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Today's News

  • Basketball: New Mexico high school scores

    Boys basketball
    Cleveland 75, Rio Rancho 53
    Goddard 70, Artesia 62
    Hobbs 74, Carlsbad 67
    Jal 54, Tatum 42
    Oñate 59, Mayfield 56
    Santa Teresa 68, Silver 27
    Gadsden vs. Alamogordo, ppd.
    Mescalero Apache vs. Capitan, ppd.
    Cloudcroft vs. Carrizozo, ppd.
    Manzano vs. Eldorado, ppd.
    Cibola vs. Volcano Vista, ppd.
    Sandia vs. La Cueva, ppd.

    Girls basketball
    Artesia 40, Goddard 22
    Hobbs 47, Carlsbad 44
    Kirtland Central 41, Piedra Vista 39, 2OT

  • Ski report 02-02-11

    Angel Fire
    39-42 inch base of powder. 15 inches of new snow reported. 55 trails and 6 lifts open.

    Enchanted Forest
    15-inch base of packed powder. 7 inches of new snow reported.

    Pajarito
    19-inch base of variable conditions. 3 inches of new snow reported. Operations have been suspended pending more snowfall.

    Red River
    25-30 inch base of powder and machine-groomed snow. 6 inches of new snow reported. 35 trails and 6 lifts open.

    Sandia Peak

  • Off to College

    Los Alamos’ Andy Thoma, seen here during the 2010 season, is one of three Hilltoppers scheduled to sign their National Letters of Intent to play college soccer today. Thoma is expected to sign with Creighton University in Omaha, Neb.

  • Autio Names Interim Assistant Administrators

    Acting County Administrator Randy Autio just announced that he has filled some top vacancies at the county.

    Autio appointed Capital Projects and Facilities Department Director Anne Laurant and Chief Financial Officer Steve Lynne as acting assistant county administrators.

    Individuals within Laurant and Lynne's respective departments have been appointed in acting capacities to fill their positions, Autio said.

  • Stocks mixed day after Dow tops 12,000

    NEW YORK (AP) — Stocks were mixed Wednesday, a day after the Dow Jones industrial average closed at its highest level in 2 ½ years, after protests in Egypt became more violent.

  • Bomb kills 9, wounds 20 in NW Pakistan

    PESHAWAR, Pakistan (AP) — A car bomb killed nine people close to the main northwestern city of Peshawar on Wednesday, the latest in a rash of attacks that are challenging police claims of progress against Islamist militants in the region.

    Twenty others were wounded in the blast on a main road leading to Pakistan's border area with Afghanistan, said government official Siraj Ahmed Khan. Three children were among the dead.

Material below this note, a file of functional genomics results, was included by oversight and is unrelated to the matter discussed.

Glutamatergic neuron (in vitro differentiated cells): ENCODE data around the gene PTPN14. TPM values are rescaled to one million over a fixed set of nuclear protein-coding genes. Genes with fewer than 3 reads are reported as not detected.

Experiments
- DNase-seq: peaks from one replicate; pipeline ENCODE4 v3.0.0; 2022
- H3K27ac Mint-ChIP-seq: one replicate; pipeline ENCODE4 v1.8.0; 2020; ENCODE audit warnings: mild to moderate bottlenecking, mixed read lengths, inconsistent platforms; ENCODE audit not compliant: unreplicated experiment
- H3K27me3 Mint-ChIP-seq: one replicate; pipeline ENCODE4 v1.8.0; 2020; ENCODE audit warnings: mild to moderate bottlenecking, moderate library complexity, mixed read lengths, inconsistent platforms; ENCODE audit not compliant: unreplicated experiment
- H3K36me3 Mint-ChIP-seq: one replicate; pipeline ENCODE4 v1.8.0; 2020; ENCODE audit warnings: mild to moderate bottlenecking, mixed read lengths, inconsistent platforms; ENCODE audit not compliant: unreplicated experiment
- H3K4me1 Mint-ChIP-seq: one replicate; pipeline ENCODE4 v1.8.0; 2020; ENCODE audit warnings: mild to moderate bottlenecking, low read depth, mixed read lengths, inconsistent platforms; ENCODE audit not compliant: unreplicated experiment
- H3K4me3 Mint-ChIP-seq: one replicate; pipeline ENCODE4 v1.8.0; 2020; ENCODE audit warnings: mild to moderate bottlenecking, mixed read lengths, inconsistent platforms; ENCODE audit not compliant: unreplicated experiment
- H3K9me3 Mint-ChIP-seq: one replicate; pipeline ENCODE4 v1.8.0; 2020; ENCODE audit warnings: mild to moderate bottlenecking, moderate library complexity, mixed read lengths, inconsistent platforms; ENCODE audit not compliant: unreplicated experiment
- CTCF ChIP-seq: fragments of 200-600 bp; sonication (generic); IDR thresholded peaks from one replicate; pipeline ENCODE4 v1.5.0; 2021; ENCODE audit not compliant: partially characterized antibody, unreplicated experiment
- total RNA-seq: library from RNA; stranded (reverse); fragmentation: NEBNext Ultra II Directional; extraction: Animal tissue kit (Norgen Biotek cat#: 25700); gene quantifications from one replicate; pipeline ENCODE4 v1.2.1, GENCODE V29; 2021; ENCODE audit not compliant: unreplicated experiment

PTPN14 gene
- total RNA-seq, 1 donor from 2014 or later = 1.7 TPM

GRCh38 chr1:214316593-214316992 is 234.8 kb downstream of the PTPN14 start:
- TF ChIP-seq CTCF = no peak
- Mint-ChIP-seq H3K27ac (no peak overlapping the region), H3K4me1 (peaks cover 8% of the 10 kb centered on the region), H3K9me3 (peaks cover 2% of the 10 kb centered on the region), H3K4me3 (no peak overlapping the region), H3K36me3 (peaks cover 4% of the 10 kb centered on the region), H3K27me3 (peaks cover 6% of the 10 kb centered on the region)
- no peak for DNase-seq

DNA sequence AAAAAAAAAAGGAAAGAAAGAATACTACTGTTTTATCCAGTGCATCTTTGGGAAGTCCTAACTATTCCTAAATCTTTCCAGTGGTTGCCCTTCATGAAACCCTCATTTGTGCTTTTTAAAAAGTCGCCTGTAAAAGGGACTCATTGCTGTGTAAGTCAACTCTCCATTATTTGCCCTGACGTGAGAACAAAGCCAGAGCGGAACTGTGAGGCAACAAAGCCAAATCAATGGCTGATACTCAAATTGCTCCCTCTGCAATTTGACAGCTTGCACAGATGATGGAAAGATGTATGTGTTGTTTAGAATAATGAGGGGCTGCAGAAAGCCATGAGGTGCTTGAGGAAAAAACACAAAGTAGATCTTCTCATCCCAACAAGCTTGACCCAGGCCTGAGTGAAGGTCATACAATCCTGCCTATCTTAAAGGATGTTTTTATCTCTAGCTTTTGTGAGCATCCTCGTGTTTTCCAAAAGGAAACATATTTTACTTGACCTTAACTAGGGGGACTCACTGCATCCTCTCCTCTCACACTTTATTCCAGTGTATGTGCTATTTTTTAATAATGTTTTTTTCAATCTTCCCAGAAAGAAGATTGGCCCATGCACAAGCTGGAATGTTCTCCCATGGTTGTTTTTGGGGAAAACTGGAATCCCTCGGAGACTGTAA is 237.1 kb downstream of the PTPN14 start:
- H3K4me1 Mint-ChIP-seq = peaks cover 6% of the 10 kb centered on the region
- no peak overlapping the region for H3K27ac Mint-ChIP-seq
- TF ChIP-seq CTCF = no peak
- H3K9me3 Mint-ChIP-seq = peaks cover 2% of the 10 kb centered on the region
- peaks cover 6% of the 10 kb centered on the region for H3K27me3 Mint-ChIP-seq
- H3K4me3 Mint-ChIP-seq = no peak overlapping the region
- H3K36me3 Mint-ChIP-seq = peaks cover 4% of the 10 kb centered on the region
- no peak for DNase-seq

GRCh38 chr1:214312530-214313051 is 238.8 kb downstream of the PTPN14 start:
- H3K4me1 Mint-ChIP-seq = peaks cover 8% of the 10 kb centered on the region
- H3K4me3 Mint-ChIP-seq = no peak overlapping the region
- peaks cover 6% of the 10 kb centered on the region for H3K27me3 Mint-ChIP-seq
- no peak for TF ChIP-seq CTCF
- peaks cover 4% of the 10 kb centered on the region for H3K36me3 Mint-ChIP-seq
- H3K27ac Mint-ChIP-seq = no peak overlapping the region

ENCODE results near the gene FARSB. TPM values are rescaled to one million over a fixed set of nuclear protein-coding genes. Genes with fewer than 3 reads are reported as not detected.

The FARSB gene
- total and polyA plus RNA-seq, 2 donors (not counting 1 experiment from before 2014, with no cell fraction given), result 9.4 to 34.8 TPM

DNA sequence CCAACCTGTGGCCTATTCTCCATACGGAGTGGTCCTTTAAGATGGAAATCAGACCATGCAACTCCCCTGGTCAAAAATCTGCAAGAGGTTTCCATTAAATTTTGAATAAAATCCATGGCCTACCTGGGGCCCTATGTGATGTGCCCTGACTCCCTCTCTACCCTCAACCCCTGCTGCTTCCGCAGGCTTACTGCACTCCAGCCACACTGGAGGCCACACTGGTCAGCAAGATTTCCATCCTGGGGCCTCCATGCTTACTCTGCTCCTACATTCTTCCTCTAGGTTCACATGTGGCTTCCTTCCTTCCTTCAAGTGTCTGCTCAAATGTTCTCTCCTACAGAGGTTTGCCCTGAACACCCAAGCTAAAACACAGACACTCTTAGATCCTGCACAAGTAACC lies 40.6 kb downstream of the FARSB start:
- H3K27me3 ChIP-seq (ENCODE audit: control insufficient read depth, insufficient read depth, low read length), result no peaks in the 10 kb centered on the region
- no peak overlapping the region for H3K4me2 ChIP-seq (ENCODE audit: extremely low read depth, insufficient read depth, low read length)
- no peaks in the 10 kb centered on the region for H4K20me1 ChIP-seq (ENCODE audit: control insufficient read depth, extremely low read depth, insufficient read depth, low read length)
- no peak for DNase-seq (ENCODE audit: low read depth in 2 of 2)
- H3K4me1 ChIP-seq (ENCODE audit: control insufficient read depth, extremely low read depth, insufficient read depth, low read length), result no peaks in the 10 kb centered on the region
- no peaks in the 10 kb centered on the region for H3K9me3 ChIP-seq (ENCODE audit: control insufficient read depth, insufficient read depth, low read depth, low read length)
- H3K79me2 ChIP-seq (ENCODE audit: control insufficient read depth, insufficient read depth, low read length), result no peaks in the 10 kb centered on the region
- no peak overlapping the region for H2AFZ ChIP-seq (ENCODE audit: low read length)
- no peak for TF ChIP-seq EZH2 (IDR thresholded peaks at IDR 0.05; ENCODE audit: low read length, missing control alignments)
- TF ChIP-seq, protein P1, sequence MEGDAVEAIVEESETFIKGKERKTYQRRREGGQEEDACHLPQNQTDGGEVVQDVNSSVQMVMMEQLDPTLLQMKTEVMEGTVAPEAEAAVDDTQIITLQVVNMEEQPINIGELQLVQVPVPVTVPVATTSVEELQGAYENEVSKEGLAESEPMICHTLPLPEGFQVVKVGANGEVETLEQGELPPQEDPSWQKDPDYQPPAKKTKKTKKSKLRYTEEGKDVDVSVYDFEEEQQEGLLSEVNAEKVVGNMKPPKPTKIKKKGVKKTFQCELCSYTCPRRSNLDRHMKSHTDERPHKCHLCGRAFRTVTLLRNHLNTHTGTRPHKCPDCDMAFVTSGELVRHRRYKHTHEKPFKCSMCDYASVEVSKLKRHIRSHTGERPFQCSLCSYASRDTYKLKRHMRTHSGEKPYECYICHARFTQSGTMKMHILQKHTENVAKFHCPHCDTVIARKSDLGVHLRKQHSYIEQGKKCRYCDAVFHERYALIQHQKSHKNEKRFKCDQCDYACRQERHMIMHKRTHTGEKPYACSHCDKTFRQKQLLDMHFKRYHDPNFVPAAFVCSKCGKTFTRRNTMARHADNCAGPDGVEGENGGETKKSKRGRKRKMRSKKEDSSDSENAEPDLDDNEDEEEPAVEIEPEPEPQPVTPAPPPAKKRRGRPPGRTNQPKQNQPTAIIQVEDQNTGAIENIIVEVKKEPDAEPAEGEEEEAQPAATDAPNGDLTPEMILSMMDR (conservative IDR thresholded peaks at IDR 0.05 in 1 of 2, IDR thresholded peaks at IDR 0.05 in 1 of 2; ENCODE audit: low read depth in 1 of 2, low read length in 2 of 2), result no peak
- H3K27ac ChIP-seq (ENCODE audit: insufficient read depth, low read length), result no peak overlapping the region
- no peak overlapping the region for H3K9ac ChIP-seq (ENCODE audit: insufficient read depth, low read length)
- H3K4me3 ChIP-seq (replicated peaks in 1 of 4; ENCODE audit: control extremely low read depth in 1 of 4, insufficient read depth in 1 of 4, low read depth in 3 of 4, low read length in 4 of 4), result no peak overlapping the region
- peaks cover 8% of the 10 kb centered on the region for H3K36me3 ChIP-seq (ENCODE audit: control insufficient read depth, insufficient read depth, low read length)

The target of the bombing was not immediately clear. It was the third major bombing in or near the city in the last week.

  • Blizzard keeps Midwest cattle ranchers busy

    BELLE PLAINE, Kan. (AP) — Wind gusts of up to 40 mph whipped western Kansas on Tuesday as cattleman Jerry Byrd drove his pickup back and forth between his home and the pens a mile away where dozens of his pregnant cows were waiting in frigid temperatures to give birth. The snow on was only an inch or so deep, but Byrd was keeping a close watch because the cold could kill a wet, newborn calf.

  • NASA finds planets aplenty outside solar system

    WASHINGTON (AP) — NASA's planet-hunting telescope is finding whole new worlds of possibilities in the search for alien life. An early report from a cosmic census indicates that relatively small planets and stable multi-planet systems are far more plentiful than previous searches showed.

  • Football: A Super Bowl shiver hits Texas

    FORT WORTH, Texas (AP) — One Pittsburgh safety kept interrupting reporters' questions about the Super Bowl to complain it was too chilly. A Green Bay receiver bragged that the snow outside made the Packers "the home team."

    Even the player known as "The Freezer" said Texas was just too cold.

  • Early spring? Just ask the groundhog

    PUNXSUTAWNEY, Pa. (AP) — The world's most famous groundhog predicted an early spring Wednesday, but wasn't willing to go out on a limb to forecast whether the nearby Pittsburgh Steelers will win Sunday's Super Bowl.

    Punxsutawney Phil emerged just after dawn on Groundhog Day to make his 125th annual weather forecast in front of a smaller-than-usual crowd who braved muddy, icy conditions to hear his handlers reveal that he had not seen his shadow.